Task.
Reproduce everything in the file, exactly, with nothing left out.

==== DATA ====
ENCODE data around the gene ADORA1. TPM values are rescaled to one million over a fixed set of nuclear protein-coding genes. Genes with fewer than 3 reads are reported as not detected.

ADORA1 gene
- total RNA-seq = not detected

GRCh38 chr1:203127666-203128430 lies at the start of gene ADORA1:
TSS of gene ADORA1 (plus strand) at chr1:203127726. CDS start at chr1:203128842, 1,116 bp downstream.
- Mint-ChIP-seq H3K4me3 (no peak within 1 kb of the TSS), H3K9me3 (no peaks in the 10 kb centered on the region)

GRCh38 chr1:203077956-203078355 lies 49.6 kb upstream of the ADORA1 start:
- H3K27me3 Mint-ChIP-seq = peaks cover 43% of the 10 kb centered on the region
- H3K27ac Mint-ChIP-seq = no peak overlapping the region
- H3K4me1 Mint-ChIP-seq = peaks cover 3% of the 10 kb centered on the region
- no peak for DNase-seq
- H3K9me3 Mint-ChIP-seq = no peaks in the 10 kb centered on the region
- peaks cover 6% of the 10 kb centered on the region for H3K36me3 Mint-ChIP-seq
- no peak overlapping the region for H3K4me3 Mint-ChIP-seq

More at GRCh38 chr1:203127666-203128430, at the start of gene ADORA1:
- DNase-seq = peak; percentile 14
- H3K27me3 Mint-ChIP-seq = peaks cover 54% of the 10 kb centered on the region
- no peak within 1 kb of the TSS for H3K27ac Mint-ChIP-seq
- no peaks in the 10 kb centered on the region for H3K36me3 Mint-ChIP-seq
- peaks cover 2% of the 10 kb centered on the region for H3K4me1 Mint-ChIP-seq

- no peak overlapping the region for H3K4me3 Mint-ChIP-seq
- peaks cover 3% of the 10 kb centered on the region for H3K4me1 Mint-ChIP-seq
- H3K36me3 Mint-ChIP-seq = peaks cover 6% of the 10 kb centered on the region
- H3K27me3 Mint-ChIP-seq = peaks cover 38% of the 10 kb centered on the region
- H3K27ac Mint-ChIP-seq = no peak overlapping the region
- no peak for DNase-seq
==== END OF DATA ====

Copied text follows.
ENCODE data around the gene ADORA1. TPM values are rescaled to one million over a fixed set of nuclear protein-coding genes. Genes with fewer than 3 reads are reported as not detected.

ADORA1 gene
- total RNA-seq = not detected

GRCh38 chr1:203127666-203128430 lies at the start of gene ADORA1:
TSS of gene ADORA1 (plus strand) at chr1:203127726. CDS start at chr1:203128842, 1,116 bp downstream.
- Mint-ChIP-seq H3K4me3 (no peak within 1 kb of the TSS), H3K9me3 (no peaks in the 10 kb centered on the region)

GRCh38 chr1:203077956-203078355 lies 49.6 kb upstream of the ADORA1 start:
- H3K27me3 Mint-ChIP-seq = peaks cover 43% of the 10 kb centered on the region
- H3K27ac Mint-ChIP-seq = no peak overlapping the region
- H3K4me1 Mint-ChIP-seq = peaks cover 3% of the 10 kb centered on the region
- no peak for DNase-seq
- H3K9me3 Mint-ChIP-seq = no peaks in the 10 kb centered on the region
- peaks cover 6% of the 10 kb centered on the region for H3K36me3 Mint-ChIP-seq
- no peak overlapping the region for H3K4me3 Mint-ChIP-seq

More at GRCh38 chr1:203127666-203128430, at the start of gene ADORA1:
- DNase-seq = peak; percentile 14
- H3K27me3 Mint-ChIP-seq = peaks cover 54% of the 10 kb centered on the region
- no peak within 1 kb of the TSS for H3K27ac Mint-ChIP-seq
- no peaks in the 10 kb centered on the region for H3K36me3 Mint-ChIP-seq
- peaks cover 2% of the 10 kb centered on the region for H3K4me1 Mint-ChIP-seq

- no peak overlapping the region for H3K4me3 Mint-ChIP-seq
- peaks cover 3% of the 10 kb centered on the region for H3K4me1 Mint-ChIP-seq
- H3K36me3 Mint-ChIP-seq = peaks cover 6% of the 10 kb centered on the region
- H3K27me3 Mint-ChIP-seq = peaks cover 38% of the 10 kb centered on the region
- H3K27ac Mint-ChIP-seq = no peak overlapping the region
- no peak for DNase-seq